There are more than a few Iceland tours that take you to see the Aurora Borealis. Not much surprise here. The Aurora Borealis is one of the main things that draw people to Iceland. Sadly, they are also the most elusive of tourist attractions. Iceland is a famous stopover destination with people choosing to spend as little as a single night here. Whether they see the Northern Lights or not is entirely up to chance.
If you take a longer trip and plan accordingly, the likelihood of witnessing this natural miracle increases exponentially.
Still, think of the Northern Lights as one of many cool things that you get to do during your trip to Iceland. That way even if you don’t get to knock them off your bucket list you are still happy (and left with some fantastic memories and pictures).
What Are The Northern Lights?
You would be surprised at how many tourists come to Iceland to see the Aurora Borealis… without even knowing what it is. I mean, sure, we have all seen the impressive photos but why do the Northern Lights happen?
It is actually the solar winds. They are released into the atmosphere of the Sun and they are made of plasma. That plasma consists of protons, electrons, and alpha particles. Even if you are not very familiar with chemistry and physics you probably know that these are all charged particles.
There is also the Earth’s magnetosphere. It comes from the solar wind, a.k.a. it contains more or less the same particles but it is held by the magnetic field of the Earth.
When the solar wind ‘blows’ hard enough on the magnetosphere the particles come down into the upper atmosphere. The high-energy charged particles lose some energy. But energy is never really lost. In this case, it transfers to the particles in the atmosphere. They become ionised and emit light of different colours.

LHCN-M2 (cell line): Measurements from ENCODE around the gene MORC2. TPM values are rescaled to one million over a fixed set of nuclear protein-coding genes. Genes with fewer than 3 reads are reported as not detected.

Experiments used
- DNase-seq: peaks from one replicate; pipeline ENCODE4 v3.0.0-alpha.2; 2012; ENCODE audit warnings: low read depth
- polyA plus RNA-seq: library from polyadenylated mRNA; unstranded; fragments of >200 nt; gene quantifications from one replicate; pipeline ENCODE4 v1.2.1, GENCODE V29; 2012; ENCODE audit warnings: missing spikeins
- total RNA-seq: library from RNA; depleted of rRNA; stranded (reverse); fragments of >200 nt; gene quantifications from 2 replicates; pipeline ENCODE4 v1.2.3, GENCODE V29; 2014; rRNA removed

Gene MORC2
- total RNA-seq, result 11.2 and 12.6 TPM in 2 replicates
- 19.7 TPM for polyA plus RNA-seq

This happens more often than we see it. And we only see it within what is known as the auroral oval. Sometimes a geomagnetic storm makes that oval larger and we can see the Aurora Borealis on much lower latitudes than usual. They have been seen in the U.S.—although quite rarely.
Your best bet is still one of those Iceland tours.
When Can You See The Northern Lights?
Iceland tours to view the Aurora Borealis use the Aurora forecast to plan their trips. Yes, it is an actual thing that the Icelandic Meteorological Office does—you can see what they have to say online. But before we jump into that, what is the best time of the year to go hunting for the Northern Lights?
Conventional wisdom says November to February.
That is when the nights are darkest and coldest. The latter is important because on warmer (well, relatively warmer) nights you don’t get a clear sky. Iceland is but a Northern island in the middle of the Atlantic Ocean. The weather is far from kind.
If the November to February range seems a little too restricting, you can make it September to mid-April. Granted, some of those will be shorter, ‘lighter’ nights but it also might not rain. It’s a matter of luck, at the end of the day. You need a clear sky, no precipitations AND the Aurora Borealis happening at the same time.
That is why I encourage first-time visitors to book one of the established Iceland tours for their first time. The guides know what they are doing—at in a worst case scenario at least you can go star gazing as a consolation prize.
Why Reykjavik Is Not The Place To See The Aurora Borealis
The capital of Iceland might have appeal in other areas—such as partying.
When it comes to viewing the Northern Lights, though, you are much better off heading over to the countryside. If you plan on going by yourself, make sure you double check the route you picked with the hotel staff or your Airbnb host (or the friendly Icelandic girl you met last night).
Every once in a while you might see the Northern lights over the city. Locals have various different urban legends and superstitions relating to that. For the most part, though, the light pollution is way too strong for you to see anything clearly. Consider yourself lucky if you catch a glimpse.